"I thought you weren't going to stop until you found her."

A plate slipped out of Henry's hand and hit the table a little harder than it should've, but he barely even heard it; the blood rushing in his ears roared loud enough to block out everything around him. It was unbearable for a moment or two, but like always, it passed and Henry took a deep breath before getting back to setting the table.

He hadn't said a thing when his mom had asked, but he figured his expression had been enough of an answer for that question, because she never brought it up again.

Just because his parents had accepted the lies didn't mean they believed them.

But now, over a month on from everything, well after Henry and Lucas had served out their punishments for just disappearing on their parents (they were really more symbolic than anything else), they still weren't back to how they were before. Sure, they were happy, and they loved each other, and they acted more or less like they always did, but they were different on the inside. Things had happened that couldn't be undone. That couldn't be forgotten.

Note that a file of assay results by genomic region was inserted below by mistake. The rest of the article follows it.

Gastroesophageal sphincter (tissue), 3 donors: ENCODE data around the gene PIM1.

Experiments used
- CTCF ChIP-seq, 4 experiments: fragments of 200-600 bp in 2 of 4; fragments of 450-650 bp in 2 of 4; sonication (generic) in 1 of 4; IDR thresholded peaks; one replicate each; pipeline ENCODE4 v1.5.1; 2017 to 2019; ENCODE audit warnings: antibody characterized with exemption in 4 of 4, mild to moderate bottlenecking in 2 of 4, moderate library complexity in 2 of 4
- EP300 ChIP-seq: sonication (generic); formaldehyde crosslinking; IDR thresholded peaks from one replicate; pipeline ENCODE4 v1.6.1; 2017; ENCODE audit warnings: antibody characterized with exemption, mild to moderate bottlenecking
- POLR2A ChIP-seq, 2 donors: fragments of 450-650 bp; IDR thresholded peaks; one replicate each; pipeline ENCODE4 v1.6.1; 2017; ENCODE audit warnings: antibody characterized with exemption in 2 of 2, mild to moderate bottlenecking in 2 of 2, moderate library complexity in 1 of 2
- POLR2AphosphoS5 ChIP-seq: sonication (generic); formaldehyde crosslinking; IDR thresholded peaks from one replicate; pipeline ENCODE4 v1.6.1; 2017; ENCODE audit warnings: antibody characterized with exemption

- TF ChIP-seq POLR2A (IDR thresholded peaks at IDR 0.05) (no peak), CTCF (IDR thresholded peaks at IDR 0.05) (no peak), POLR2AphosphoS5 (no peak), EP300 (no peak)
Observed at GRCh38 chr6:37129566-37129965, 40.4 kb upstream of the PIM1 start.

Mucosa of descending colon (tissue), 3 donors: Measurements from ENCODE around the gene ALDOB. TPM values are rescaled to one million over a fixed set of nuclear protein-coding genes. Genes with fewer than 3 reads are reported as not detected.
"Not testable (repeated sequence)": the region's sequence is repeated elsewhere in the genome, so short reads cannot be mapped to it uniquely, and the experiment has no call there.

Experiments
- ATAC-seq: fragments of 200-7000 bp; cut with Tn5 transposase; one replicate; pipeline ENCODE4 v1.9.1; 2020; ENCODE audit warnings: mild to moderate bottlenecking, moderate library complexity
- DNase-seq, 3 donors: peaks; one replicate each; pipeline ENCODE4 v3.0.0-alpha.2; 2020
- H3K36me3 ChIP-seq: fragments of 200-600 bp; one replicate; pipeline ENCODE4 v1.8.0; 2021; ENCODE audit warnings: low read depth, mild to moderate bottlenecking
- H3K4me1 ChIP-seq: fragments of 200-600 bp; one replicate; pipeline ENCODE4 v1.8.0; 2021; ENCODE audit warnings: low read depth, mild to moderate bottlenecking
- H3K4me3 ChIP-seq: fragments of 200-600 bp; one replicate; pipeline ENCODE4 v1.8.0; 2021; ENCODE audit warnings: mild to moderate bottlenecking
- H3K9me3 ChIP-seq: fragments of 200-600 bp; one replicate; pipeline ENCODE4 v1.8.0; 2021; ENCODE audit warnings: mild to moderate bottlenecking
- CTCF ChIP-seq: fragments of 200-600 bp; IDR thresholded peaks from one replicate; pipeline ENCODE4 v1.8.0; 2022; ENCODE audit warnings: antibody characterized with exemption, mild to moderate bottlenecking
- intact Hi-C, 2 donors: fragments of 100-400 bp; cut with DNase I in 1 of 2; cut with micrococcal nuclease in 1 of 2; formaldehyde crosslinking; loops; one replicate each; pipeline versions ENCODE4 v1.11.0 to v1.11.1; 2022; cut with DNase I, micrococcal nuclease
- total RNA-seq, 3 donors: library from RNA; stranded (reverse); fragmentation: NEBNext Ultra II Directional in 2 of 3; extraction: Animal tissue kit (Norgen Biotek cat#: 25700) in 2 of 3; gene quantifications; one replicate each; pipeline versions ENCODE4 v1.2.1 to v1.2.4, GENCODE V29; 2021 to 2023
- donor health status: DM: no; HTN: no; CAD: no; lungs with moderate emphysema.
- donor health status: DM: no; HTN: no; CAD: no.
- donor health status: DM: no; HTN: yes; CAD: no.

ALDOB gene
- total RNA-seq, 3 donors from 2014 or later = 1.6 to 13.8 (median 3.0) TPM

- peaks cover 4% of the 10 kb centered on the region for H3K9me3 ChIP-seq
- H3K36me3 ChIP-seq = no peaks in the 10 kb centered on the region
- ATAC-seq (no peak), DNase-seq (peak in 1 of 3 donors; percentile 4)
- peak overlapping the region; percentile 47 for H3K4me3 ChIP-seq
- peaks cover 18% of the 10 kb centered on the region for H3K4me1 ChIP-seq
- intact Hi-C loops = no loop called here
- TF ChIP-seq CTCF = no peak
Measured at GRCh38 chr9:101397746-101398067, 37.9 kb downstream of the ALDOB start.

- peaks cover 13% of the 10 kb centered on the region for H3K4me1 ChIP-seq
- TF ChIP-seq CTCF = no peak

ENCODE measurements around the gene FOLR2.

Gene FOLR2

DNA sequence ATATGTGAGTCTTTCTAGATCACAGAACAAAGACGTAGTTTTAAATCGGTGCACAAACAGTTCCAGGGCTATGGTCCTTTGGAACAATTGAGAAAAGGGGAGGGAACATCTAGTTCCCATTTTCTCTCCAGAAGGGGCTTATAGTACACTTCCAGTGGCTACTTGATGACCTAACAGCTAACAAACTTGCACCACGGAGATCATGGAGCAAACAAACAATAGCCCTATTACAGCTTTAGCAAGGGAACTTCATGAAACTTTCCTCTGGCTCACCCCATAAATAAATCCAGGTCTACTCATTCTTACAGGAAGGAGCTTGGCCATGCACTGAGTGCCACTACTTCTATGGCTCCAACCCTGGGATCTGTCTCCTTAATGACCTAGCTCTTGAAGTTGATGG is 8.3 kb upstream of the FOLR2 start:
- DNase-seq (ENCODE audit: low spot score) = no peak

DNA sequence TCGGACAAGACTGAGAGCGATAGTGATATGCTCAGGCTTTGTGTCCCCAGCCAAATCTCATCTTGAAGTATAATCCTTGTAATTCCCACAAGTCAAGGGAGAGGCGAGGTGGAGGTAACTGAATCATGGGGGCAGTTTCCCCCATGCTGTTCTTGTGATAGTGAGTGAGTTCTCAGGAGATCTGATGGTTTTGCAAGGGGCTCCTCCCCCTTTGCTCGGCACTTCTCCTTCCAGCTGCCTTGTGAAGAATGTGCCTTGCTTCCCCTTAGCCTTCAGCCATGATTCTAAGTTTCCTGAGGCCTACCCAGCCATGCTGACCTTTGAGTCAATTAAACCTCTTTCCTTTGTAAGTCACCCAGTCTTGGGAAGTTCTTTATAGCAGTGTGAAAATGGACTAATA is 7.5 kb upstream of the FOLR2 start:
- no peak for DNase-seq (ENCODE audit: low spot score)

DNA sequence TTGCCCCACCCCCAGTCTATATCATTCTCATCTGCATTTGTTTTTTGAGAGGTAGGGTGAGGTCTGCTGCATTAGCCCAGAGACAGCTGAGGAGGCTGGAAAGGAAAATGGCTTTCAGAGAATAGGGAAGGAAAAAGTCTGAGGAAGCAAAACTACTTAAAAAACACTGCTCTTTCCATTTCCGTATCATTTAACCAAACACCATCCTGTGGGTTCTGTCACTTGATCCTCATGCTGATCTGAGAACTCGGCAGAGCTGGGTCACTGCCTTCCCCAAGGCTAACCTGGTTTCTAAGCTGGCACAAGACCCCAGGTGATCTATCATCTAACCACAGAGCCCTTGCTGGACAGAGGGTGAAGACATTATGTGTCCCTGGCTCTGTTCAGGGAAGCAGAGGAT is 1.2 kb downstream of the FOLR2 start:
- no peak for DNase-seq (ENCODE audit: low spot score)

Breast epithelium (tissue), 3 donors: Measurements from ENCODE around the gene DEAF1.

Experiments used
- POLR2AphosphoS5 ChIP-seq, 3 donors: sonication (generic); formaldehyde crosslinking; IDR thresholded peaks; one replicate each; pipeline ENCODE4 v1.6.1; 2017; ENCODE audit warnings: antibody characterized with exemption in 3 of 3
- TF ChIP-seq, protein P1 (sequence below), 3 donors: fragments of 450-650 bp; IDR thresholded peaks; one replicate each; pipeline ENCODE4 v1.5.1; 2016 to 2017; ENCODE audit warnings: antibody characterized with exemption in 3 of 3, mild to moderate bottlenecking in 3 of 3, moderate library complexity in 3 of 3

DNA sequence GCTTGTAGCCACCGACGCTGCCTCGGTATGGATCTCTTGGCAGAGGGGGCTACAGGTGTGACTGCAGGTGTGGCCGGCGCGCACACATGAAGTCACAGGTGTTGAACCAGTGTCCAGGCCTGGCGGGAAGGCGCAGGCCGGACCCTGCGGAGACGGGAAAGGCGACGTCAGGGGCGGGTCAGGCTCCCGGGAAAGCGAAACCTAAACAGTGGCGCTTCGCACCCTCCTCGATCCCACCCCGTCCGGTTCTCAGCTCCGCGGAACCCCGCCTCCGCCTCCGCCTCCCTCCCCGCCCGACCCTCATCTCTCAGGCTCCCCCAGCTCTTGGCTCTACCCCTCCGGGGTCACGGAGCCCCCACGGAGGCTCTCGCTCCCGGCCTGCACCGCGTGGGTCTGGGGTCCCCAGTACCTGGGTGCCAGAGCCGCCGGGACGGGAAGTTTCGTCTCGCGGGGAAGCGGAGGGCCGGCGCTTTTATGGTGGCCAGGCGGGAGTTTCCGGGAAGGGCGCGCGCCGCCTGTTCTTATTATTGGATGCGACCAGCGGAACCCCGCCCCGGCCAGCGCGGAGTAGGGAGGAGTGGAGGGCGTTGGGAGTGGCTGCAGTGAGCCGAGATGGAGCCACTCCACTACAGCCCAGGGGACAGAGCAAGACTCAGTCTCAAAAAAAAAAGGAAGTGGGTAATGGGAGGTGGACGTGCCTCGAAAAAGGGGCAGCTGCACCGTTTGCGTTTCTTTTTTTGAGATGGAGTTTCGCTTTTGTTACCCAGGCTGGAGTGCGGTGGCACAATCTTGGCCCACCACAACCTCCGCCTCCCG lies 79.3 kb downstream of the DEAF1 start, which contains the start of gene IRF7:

Henry was starting to suspect he would never go back to how he was before.

He'd come to realize that what he'd done—what he'd said to his mom in the kitchen before he'd left her that last time—was something that he'd always been capable of. He'd always had it in himself to be that man, that one who could be brave and do what he needed to do, no matter who told him otherwise. The difference now was that he knew it.

But, he wasn't the only one.

His mom knew. It was painfully obvious that she did—if she didn't, she wouldn't react the way she had not five minutes ago. She knew that her son could do that again; that it wasn't a throwaway moment of rebellion, but rather a constant potential that always seethed under his skin. For better or for worse.

Hopper must know too.